These 12 strangers I encountered on Monday, who initially averted eye contact with each other in our holding room, are my friends. My buddies. My compadres.

We eat lunch together, we take breaks together, we have figured out each others' family dynamics and job occupations, and are enjoying each others' company. We all have to be here, so we might as well make the best of it.

Everyone is friendly. But I would say my two "best friends" of the week are a girl who is close to my age and of course, my white noise buddy. I confessed today that it takes me a bit to warm up to people and feel comfortable around them. In addition, once I have developed a "relationship" with someone, it is hard for me to say good-bye. And I know that's what we'll all be doing on Friday. Sappy, I know. For crying out's just Jury Duty. But that's how I roll.

We got to hear from some more witnesses today. And let me tell you...if law terms and explanations aren't boring enough, enter "the deposition". If the witness can't be there in person, someone READS ALOUD their testimony. The last grueling hour of our day was spent listening to two lawyers READ ALOUD from a sheet of paper. They actually did better than I expected. The defense lawyer did really well and read his questions with the same enthusiasm as he asks his questions in real life.

I pondered hiring myself out as a deposition reader in court cases. I could probably pull it off rather well. I bet I could well up with real tears at the appropriate times to make the testimony more believable.

One of the questions my white noise buddy asked today was, "So, what's your favorite color?". Easy enough question.

"Well, I tell my kids it's purple. But it's really grey. I would never wear something purple so I don't consider it my true favorite color. But I do like to wear the color grey. However, my kids think someone's favorite color has to be in the rainbow so that's why I picked purple."

Yeah, he told me I was psycho. For real. He said purple has actually been proven to be the favorite color of psychotic people.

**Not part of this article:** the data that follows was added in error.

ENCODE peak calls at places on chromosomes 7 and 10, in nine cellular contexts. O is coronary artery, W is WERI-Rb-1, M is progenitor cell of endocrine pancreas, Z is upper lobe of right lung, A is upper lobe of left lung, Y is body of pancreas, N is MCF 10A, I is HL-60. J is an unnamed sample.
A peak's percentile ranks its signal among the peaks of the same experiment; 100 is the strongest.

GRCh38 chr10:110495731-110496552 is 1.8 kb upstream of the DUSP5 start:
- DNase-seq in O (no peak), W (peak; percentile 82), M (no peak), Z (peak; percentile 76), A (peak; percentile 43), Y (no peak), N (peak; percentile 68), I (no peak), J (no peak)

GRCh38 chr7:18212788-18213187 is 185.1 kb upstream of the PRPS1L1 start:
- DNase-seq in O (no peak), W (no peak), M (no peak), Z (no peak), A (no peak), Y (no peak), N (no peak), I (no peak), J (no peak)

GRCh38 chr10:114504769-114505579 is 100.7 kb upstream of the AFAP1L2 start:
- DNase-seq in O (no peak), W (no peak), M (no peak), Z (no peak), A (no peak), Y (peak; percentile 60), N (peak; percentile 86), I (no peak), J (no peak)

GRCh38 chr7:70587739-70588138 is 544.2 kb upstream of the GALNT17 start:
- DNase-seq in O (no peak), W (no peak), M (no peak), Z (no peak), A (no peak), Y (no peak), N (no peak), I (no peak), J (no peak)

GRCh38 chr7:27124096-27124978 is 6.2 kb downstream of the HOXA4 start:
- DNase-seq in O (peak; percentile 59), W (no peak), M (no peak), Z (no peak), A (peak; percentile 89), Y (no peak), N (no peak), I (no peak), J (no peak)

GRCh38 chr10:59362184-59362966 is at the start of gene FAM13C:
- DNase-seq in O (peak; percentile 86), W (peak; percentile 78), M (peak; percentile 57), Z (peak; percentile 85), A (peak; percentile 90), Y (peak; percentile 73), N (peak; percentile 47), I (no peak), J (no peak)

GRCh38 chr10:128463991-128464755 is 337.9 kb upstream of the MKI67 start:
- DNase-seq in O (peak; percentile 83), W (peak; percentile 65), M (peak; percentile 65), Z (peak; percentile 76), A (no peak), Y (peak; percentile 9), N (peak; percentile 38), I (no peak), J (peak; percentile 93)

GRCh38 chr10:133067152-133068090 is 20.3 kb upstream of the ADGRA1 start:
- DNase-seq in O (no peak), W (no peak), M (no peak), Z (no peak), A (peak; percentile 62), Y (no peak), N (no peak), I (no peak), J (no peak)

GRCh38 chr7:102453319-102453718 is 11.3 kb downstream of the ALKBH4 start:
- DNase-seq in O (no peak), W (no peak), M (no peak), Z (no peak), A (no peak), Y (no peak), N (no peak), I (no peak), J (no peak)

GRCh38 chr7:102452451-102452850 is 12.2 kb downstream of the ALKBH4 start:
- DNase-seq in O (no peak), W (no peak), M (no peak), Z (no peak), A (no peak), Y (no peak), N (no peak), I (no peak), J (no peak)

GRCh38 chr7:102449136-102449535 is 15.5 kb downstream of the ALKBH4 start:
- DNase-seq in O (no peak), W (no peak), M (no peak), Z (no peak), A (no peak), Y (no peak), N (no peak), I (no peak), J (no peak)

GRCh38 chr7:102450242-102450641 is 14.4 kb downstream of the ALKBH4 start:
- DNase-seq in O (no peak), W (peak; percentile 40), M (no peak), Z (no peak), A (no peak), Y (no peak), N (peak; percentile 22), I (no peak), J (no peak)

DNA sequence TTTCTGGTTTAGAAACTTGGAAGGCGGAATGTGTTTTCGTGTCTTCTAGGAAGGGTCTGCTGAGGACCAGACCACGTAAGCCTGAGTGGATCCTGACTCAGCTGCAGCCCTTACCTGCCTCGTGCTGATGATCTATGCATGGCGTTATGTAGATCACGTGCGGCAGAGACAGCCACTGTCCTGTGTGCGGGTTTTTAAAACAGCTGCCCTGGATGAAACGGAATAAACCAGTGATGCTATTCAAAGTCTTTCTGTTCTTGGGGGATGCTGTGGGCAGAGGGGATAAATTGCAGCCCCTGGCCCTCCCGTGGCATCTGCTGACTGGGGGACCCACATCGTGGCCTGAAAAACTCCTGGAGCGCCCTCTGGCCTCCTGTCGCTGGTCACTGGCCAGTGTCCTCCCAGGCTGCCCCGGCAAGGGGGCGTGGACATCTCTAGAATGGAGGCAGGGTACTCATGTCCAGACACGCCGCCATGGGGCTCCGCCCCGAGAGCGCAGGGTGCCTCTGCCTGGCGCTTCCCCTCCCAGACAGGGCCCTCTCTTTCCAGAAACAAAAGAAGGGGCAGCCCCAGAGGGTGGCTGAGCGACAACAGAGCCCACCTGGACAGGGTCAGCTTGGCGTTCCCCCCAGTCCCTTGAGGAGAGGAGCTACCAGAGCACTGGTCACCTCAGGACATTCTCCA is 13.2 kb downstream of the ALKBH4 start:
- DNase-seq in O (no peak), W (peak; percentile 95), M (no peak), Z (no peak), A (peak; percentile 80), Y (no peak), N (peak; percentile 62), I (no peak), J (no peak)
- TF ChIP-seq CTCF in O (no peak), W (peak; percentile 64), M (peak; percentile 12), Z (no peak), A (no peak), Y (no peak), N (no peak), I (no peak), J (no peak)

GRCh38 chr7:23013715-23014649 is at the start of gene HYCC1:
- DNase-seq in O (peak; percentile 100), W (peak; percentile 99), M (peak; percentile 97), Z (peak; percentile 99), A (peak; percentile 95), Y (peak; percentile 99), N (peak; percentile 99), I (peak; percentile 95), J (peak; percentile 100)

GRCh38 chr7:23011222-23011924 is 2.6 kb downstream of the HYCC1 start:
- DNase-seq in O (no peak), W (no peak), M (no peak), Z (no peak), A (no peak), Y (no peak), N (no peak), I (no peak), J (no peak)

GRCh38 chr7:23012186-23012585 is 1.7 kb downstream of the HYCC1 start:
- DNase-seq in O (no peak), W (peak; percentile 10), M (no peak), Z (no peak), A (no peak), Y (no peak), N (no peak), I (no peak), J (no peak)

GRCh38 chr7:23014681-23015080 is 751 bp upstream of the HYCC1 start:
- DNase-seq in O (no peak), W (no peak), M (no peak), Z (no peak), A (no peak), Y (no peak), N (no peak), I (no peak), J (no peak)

My new friends are starting to really feel bad for me that I won't get to deliberate with them at the end of all this. They have assured me they will call me or let me know everything that goes on in that room.

Even the security guards at the front of the courthouse are our little buddies. They are always very friendly, bidding us farewell when we leave for lunch and calling out, "See you in the morning" when we leave for the day. I hope I don't forget to take my necklace off one morning and set off the alarm again causing one of my newfound acquaintances to have to tackle me in the hallway. That would be awkward.

Tuesday, May 05, 2009

Jury Duty: Day 2

Whew. Two days down. Three more to go.

I think one of the highlights of today was that the other jurors actually learned my name. No more being referred to as "the alternate".

It is safe to say I am officially personally involved in this case. I sit there and hear the same names repeated over...and over...and over again. And I was sitting on the edge of my seat each time the Plaintiff brought in a new witness. It felt satisfying to finally put a face with the name that's been drilled into my head and hear their testimony.

Each time the counsel approaches the bench, the judge simply looks over our direction and says, "White Noise". This is our cue to talk amongst ourselves. We are not supposed to listen to what they are talking about up there but JOCO courthouse isn't fancy enough to have an actual white noise machine like the big league courts so the judge explained we would have to make our own.

So how panicked was I when I was forced to turn to a total stranger and strike up a conversation out of the blue? Thankfully the man next to me simply asked, "So, what do you do?". I won't go into how this questions annoys me...looking at someone's employment to define who they are. But I answered him cordially.